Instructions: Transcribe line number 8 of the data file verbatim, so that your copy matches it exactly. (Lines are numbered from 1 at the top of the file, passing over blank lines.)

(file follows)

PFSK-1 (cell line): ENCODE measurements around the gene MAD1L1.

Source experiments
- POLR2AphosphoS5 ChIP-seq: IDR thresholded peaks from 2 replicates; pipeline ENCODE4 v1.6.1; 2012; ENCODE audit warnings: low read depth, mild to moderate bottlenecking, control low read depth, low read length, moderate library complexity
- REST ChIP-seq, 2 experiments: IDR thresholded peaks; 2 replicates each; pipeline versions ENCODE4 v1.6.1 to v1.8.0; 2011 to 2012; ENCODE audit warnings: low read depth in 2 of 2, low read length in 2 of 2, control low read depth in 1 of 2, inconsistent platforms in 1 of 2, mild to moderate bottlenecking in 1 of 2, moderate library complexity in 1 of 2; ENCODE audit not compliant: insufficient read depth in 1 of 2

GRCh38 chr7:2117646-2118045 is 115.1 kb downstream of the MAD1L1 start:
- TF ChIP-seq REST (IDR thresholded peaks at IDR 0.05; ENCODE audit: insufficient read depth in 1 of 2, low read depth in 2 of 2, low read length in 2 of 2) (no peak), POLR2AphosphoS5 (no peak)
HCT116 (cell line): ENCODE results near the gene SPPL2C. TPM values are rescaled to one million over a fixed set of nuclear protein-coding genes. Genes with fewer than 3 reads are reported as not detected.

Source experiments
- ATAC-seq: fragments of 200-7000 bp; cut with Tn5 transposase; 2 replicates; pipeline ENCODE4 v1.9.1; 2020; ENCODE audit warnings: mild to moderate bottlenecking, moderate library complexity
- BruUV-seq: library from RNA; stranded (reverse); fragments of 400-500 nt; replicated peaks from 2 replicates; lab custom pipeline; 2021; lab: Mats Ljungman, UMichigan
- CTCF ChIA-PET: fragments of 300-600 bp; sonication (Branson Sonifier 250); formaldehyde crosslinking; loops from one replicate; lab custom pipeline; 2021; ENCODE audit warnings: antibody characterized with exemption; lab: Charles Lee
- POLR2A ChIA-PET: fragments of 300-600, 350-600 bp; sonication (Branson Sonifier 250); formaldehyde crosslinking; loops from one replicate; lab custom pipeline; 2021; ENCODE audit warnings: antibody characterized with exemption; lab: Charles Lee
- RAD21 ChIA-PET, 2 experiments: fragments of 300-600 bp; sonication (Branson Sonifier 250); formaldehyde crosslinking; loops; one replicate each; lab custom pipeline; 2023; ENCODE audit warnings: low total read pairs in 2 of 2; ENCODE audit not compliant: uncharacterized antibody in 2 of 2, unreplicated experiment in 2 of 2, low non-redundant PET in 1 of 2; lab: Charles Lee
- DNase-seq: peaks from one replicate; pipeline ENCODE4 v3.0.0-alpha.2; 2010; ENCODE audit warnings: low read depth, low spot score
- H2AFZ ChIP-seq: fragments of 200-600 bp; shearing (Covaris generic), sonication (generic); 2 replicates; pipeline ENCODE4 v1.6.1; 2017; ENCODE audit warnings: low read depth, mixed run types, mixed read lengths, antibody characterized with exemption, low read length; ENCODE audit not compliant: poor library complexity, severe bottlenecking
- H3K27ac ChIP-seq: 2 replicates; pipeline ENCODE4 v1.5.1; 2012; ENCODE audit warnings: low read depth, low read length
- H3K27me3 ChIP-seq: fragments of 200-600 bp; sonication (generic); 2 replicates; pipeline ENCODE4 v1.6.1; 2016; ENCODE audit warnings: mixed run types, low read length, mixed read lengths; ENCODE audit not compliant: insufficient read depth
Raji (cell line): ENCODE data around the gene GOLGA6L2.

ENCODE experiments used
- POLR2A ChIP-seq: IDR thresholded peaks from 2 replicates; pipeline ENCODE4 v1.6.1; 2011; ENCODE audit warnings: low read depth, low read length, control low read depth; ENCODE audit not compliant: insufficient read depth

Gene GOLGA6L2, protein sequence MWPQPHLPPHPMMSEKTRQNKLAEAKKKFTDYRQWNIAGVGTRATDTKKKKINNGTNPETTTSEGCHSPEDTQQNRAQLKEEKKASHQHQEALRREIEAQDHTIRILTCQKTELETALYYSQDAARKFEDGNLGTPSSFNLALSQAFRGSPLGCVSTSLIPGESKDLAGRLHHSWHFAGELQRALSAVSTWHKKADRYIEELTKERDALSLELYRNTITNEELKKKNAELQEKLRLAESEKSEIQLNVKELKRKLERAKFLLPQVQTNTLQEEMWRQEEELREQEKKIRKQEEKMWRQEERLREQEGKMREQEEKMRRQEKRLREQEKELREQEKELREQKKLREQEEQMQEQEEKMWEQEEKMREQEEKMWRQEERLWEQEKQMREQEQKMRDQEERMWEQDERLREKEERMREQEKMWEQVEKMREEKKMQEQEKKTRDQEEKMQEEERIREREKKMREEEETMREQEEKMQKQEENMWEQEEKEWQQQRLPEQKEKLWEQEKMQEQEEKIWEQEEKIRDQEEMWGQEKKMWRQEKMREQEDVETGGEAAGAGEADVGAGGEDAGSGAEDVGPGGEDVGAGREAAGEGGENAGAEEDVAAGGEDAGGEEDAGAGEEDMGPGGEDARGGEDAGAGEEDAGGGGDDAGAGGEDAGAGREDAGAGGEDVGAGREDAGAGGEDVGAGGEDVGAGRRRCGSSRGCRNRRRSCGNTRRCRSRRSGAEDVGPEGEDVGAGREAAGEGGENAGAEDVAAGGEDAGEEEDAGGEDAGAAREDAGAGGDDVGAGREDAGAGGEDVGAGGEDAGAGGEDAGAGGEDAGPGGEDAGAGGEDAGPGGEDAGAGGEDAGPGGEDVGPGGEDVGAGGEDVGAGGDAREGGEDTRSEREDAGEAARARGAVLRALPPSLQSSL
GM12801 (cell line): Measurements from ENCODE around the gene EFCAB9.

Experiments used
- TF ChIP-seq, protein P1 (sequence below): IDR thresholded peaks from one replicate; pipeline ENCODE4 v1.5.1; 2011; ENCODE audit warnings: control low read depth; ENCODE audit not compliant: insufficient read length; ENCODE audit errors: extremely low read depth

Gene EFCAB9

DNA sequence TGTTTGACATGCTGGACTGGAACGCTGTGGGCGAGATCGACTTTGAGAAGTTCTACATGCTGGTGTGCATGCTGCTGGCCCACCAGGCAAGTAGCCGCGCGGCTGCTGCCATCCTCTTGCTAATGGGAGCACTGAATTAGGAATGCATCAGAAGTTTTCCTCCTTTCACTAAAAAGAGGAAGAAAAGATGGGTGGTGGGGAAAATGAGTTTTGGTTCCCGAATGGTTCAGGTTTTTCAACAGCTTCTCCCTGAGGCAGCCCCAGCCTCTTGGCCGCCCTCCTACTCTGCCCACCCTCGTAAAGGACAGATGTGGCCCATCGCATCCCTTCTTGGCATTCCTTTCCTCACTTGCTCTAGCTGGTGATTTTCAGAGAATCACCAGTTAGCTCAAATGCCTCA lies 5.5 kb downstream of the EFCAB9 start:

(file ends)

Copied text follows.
Source experiments